I wanted a general light fleshy tone, pink in particular spots, a yellowish cast to the lighter areas. The purple-blue shadow was the final touch to balance the mainly warm tones used throughout. He turned out fun! But...NSFW?

Alphabeasts is a 26-week project, a blog where artists of all types and stripes contribute a mythical beastie any old way that suits them, as long as it's a new drawing or sketch of a creature whose name begins with the letter for that week. Check out a cornucopia of crazy creatures by an amazing array of artists at the Alphabeasts archive, and be sure to check in every Monday.

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Two Alphabeasts: From Start to Finish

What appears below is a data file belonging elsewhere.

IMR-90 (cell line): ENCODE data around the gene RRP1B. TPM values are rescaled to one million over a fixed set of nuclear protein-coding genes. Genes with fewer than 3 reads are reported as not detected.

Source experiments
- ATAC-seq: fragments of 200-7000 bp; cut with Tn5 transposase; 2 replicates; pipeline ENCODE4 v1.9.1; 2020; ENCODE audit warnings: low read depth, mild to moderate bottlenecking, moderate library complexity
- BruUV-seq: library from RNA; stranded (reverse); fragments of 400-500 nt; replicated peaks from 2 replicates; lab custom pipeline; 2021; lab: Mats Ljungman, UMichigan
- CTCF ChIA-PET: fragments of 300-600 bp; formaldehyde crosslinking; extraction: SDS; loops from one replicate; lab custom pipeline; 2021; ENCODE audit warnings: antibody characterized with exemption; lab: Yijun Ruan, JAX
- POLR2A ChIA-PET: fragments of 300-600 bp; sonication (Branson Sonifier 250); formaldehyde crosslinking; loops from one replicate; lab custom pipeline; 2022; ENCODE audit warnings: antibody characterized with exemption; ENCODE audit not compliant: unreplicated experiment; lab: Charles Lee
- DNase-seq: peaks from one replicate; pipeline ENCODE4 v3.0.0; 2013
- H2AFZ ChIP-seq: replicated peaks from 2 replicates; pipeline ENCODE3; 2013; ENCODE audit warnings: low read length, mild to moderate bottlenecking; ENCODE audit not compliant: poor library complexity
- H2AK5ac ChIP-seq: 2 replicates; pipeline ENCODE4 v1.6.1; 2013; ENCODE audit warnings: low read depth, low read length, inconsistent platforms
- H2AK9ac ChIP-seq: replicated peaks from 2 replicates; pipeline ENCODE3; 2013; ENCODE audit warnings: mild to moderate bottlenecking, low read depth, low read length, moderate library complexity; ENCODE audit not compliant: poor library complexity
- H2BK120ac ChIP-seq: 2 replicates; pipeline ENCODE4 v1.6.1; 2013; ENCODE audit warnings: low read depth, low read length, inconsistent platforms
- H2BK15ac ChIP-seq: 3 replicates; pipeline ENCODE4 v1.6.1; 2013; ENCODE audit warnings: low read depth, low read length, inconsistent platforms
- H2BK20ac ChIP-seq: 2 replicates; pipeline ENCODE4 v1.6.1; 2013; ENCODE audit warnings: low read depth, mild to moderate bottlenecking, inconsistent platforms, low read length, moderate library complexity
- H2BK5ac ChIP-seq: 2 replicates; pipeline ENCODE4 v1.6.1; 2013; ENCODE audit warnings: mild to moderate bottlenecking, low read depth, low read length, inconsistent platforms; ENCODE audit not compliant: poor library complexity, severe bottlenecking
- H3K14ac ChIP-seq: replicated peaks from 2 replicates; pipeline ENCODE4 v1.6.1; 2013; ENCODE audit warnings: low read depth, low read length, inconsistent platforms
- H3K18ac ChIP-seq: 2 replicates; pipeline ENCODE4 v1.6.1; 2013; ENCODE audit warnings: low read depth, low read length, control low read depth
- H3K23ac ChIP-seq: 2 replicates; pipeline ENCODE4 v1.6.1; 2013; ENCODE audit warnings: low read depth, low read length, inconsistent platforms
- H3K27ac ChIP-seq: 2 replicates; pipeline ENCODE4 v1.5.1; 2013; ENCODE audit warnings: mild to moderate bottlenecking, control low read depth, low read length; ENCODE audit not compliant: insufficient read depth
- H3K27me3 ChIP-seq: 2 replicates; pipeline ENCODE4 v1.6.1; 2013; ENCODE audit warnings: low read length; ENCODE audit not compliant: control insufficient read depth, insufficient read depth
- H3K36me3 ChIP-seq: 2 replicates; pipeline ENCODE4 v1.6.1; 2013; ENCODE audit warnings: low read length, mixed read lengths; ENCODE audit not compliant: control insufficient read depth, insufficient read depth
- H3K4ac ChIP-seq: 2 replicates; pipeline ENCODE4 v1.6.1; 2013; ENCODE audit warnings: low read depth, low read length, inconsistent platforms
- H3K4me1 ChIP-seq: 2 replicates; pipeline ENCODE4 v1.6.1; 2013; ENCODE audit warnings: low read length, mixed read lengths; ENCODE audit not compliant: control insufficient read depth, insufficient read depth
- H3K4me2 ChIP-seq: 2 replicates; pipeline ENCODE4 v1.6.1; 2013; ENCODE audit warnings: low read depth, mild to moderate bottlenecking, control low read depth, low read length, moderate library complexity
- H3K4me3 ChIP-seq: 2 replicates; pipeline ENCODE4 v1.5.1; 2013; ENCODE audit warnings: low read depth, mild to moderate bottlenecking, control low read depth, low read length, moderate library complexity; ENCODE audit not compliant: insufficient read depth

I couldn't find time to draw up my "G" Alphabeast til that week was nearly up, though it was one I'd been looking forward to for weeks. I finally drew and posted it just under the wire late Sunday night: G is for Gallu. Gallu are underworld demons from Mesopotamian mythology, beasts which haul off unfortunate victims off to the Realm of Death. Rather than drawing a single demon, the image that popped in my head immediately was a bevy of beasties below the surface in the dark, threatening the innocent above. My roughs/pencils were very loose... ...even more loose than I thought they'd be, looking back again. Yep, I inked from those squiggles, and perhaps I was able to because I did all the inks immediately and wanted to produce it quickly, saving most of the drawing for the inking stage. Which turned out like this: If I'd allowed myself more time or return to the piece to make a more finished art print, I'd vary the creatures more, change the composition slightly here or there. And what I'd envisioned as a single color for below the surface need a few spot colors added to separate and pop elements. I may darken the dirty purple, gradate from that color above to a deep, dark red below. For "H" I was able to complete on the day intended, as new Alphabeasts are technically due and best unveiled every Monday. Maybe my Babooon Monster, or Hihi is more baboon than monster, but he's pretty gnarly, I think. I used a small bit of reference, but only as a loose guide; I determined the angle and pose separately. Again, my rough is on the scant side, just enough to go on... I did most of my drawing in the inks, figuring details, shapes, approach and shadows on the fly. As much as I like the black and white line art (it stands on its own, I think), I already had a plan for the colors, which were fun to do. Double light source, cool from the left, warm from the right, a more neutral dark brown in the middle, with a bit of yellow, red, pink and magenta to pop the violent eyes and add some spice. Alphabeasts is a 26-week project, a blog where artists of all types and stripes contribute a mythical beastie any old way that suits them, as long as it's a new drawing or sketch of a creature whose name begins with the letter for that week. Check out a cornucopia of crazy creatures by an amazing array of artists at the Alphabeasts archive, and be sure to check in every Monday.